Academic journal article Journal of Information Technology Education

To Txt or Not to Txt: That's the Puzzle

Academic journal article Journal of Information Technology Education

To Txt or Not to Txt: That's the Puzzle

Article excerpt

Introduction

Promoting classroom interaction has been shown to enhance learning (Anderson, 2002; Markett, Sanchez, Weber, & Tangney, 2006). However, encouraging participation and deploying learning activities in large classes that range in size from 100 to 200 students can be very challenging. One way in which the problem can be overcome is by the use of information and communications technology (ICT).

An emerging ICT that can be deployed to engage students is the audience response system (ARS), or personal response system (PRS). Positive learning experience has been reported through the use of ARSs (Eggert, West & Thomas, 2004). The ARS uses wireless keypad technology, also known as clicker technology, for real-time communication with a server. However, one issue with wireless keypad, or clicker, technology is that it may have a restricted duration license. Often the license to use the system is limited to a single semester (Purdue, 2006) and a new license must be purchased for use to continue. Updating the license is normally done through the purchase of a new code. Frequently this is also tied to textbook purchase (OSU, 2006). Another limitation of clicker technology is that it has restricted functionality; it cannot provide responses that require text entry. Normally an ARS only uses multiple choice questions with a projector screen. The adoption of clicker technology as an ARS for classroom interaction, though very useful, is thus not ideal. There is consequently a need to look beyond clicker technology to achieve classroom interaction. The solution should provide an interesting and motivational medium to promote learning and interaction, while at the same time it should minimize the need for students to purchase hardware.

One of the most omnipresent gadgets carried by university students nowadays is the mobile phone. Mobile phones seem to have become the most popular communication devices for the current Y generation, irrespective of country or culture. For example, in China the latest statistics from the Ministry of Information Industry (MII) show that the short message service (SMS) of mobile phones in China hit an historical record in the first quarter of 2006 with the daily average number of SMS messages sent reaching 1.098 billion (China SMS, 2006).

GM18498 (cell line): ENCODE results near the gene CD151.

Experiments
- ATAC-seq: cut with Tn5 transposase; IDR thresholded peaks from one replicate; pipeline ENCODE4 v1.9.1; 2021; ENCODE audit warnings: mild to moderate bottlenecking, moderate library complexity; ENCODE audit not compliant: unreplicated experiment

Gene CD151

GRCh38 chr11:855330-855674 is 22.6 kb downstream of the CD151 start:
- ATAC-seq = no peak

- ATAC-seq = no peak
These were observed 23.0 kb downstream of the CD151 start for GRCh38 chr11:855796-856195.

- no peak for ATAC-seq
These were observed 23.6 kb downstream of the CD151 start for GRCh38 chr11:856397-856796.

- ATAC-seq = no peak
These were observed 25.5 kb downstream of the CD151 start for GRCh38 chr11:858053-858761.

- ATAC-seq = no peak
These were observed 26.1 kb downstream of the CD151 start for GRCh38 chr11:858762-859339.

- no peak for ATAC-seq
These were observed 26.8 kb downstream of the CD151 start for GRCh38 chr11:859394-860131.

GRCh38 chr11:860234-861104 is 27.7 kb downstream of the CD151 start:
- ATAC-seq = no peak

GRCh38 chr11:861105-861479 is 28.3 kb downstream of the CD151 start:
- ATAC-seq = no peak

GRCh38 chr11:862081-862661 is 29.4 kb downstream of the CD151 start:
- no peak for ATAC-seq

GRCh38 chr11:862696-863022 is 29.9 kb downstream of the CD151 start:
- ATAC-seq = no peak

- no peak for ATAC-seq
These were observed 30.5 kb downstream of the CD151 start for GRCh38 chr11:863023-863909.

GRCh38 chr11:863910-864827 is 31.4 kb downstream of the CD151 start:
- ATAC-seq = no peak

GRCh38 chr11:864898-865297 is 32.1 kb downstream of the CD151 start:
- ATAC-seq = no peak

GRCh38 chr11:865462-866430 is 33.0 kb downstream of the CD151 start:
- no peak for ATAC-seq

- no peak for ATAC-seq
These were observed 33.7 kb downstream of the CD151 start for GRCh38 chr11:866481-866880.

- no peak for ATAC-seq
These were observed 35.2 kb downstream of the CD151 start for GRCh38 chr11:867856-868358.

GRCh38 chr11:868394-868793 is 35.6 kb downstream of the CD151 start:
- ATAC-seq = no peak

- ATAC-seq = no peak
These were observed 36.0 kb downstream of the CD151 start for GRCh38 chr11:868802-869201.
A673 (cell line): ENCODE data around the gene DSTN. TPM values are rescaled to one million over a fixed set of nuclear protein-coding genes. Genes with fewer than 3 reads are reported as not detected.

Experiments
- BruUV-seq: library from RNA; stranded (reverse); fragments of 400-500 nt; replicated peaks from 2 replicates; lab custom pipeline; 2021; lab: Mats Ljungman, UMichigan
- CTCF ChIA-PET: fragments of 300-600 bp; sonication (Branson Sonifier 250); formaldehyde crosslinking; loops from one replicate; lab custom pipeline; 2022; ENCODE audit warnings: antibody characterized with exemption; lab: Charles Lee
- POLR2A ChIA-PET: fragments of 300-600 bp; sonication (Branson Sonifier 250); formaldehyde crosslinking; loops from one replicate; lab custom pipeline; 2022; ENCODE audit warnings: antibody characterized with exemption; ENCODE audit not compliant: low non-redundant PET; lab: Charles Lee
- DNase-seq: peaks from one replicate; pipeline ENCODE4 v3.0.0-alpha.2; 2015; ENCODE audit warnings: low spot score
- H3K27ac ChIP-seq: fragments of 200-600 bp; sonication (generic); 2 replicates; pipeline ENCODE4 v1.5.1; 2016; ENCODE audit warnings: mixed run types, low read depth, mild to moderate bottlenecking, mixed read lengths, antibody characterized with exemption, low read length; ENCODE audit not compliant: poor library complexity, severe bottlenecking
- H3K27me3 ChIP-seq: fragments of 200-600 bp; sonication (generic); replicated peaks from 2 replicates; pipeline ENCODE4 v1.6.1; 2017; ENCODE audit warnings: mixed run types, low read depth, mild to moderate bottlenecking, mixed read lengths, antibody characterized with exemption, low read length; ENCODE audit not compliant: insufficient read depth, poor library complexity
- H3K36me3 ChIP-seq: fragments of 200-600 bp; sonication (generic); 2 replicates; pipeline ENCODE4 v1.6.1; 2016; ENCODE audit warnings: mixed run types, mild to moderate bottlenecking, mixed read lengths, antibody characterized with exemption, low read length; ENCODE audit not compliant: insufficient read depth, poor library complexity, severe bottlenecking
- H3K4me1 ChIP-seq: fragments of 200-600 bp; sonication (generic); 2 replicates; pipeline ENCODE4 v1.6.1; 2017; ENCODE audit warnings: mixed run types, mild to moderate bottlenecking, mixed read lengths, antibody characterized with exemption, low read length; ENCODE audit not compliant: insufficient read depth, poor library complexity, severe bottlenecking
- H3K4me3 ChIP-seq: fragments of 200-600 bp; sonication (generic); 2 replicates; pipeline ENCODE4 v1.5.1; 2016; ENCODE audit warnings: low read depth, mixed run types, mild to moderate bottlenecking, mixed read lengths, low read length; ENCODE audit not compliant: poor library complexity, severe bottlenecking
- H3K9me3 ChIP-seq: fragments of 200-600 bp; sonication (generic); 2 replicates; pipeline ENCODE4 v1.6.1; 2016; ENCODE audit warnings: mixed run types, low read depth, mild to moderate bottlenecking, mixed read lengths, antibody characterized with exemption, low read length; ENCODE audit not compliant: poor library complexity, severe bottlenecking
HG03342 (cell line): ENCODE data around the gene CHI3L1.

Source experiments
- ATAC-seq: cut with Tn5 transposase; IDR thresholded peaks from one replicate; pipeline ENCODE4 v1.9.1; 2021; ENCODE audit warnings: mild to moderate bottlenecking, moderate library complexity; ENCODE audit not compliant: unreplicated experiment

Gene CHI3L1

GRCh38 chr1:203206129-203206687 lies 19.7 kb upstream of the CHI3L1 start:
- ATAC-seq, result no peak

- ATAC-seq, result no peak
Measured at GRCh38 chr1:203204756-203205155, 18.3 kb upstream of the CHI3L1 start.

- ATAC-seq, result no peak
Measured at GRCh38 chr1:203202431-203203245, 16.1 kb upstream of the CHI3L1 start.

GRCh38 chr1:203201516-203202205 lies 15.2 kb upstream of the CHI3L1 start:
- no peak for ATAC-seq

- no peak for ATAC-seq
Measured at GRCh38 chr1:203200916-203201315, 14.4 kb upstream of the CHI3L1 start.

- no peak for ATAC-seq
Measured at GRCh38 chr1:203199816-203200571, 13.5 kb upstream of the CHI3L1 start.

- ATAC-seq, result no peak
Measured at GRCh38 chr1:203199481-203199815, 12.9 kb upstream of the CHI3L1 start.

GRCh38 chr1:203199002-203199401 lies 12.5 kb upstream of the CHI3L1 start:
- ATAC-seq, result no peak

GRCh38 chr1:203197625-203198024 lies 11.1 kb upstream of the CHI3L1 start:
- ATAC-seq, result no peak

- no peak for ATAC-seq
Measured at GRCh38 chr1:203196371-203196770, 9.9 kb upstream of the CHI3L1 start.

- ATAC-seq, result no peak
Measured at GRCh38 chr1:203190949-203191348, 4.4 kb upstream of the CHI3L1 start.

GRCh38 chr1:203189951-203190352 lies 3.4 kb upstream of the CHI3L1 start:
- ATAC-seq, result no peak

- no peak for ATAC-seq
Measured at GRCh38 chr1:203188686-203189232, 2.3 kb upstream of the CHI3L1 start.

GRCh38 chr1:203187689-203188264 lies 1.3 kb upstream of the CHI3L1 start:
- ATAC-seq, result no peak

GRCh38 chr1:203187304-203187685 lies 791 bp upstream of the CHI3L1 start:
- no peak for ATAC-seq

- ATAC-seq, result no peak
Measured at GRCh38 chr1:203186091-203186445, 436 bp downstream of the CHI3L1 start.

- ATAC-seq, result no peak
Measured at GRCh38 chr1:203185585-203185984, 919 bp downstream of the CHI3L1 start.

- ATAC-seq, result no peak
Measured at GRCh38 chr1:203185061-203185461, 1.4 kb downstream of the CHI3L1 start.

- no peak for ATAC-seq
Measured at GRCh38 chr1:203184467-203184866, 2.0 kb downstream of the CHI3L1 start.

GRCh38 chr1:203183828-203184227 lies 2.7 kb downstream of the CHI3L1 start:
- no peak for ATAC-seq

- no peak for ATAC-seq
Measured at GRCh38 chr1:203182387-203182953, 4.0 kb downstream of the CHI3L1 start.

Therefore, the idea of adopting the use of the mobile phone with SMS capability as a PRS presented an appealing and practical option to be explored.

Objectives of the Study

With this in mind, the objectives of this study were, firstly, to explore the feasibility of using the SMS facility of mobile phones to promote learning through the use of an SMS crossword puzzle activity in a classroom environment. The second objective was to examine the motivational capacity of using a mobile phone--specifically for an SMS crossword puzzle--for learning purposes.

The third objective, which is related to the second objective, was to explore the potential adoption of such a system as an educational tool by students. Simply, the objectives aim to understand whether, if a system is developed, users (students) will use it and what factors will motivate them to do so.

This paper thus initially provides an overview of the relevant literature. Firstly, the use of SMS in education is explored, then the motivation aspect of games in the context of learning, and finally, the SMS technology. The next section describes an SMS crossword system that was based on the literature and was developed to promote learning activity in the classroom. The last two sections provide more detail of the implementation and evaluation of the SMS crossword system with respect to the stated objectives.

Background Literature

SMS in Education

The adoption of SMS as an educational tool has recently become popular in education. For example, Lian (2003) developed an innovative teaching strategy that effectively integrates SMS technology into the teaching and learning process. …

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